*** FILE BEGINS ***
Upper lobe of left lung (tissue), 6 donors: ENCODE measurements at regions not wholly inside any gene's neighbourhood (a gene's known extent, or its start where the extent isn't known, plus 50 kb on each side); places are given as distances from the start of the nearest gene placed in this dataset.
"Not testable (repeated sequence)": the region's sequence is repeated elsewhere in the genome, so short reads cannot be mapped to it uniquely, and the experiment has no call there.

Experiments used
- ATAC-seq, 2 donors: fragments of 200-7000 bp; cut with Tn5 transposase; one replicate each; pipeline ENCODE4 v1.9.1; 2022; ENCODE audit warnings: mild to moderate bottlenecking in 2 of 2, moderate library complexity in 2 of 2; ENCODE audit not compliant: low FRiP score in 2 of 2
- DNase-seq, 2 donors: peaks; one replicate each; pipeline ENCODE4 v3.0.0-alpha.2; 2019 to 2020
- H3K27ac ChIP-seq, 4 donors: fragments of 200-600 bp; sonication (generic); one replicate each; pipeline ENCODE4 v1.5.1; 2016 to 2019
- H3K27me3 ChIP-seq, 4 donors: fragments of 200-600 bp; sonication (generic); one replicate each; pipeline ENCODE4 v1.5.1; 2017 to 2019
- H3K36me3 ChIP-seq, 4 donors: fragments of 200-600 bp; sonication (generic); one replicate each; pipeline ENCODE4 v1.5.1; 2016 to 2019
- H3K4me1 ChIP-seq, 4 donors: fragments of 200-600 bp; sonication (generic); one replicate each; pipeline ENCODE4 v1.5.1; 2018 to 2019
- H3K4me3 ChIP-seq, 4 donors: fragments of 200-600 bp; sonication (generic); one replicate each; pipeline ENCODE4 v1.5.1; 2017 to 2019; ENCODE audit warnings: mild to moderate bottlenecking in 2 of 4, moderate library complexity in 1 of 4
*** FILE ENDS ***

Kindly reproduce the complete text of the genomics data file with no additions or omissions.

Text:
Upper lobe of left lung (tissue), 6 donors: ENCODE measurements at regions not wholly inside any gene's neighbourhood (a gene's known extent, or its start where the extent isn't known, plus 50 kb on each side); places are given as distances from the start of the nearest gene placed in this dataset.
"Not testable (repeated sequence)": the region's sequence is repeated elsewhere in the genome, so short reads cannot be mapped to it uniquely, and the experiment has no call there.

Experiments used
- ATAC-seq, 2 donors: fragments of 200-7000 bp; cut with Tn5 transposase; one replicate each; pipeline ENCODE4 v1.9.1; 2022; ENCODE audit warnings: mild to moderate bottlenecking in 2 of 2, moderate library complexity in 2 of 2; ENCODE audit not compliant: low FRiP score in 2 of 2
- DNase-seq, 2 donors: peaks; one replicate each; pipeline ENCODE4 v3.0.0-alpha.2; 2019 to 2020
- H3K27ac ChIP-seq, 4 donors: fragments of 200-600 bp; sonication (generic); one replicate each; pipeline ENCODE4 v1.5.1; 2016 to 2019
- H3K27me3 ChIP-seq, 4 donors: fragments of 200-600 bp; sonication (generic); one replicate each; pipeline ENCODE4 v1.5.1; 2017 to 2019
- H3K36me3 ChIP-seq, 4 donors: fragments of 200-600 bp; sonication (generic); one replicate each; pipeline ENCODE4 v1.5.1; 2016 to 2019
- H3K4me1 ChIP-seq, 4 donors: fragments of 200-600 bp; sonication (generic); one replicate each; pipeline ENCODE4 v1.5.1; 2018 to 2019
- H3K4me3 ChIP-seq, 4 donors: fragments of 200-600 bp; sonication (generic); one replicate each; pipeline ENCODE4 v1.5.1; 2017 to 2019; ENCODE audit warnings: mild to moderate bottlenecking in 2 of 4, moderate library complexity in 1 of 4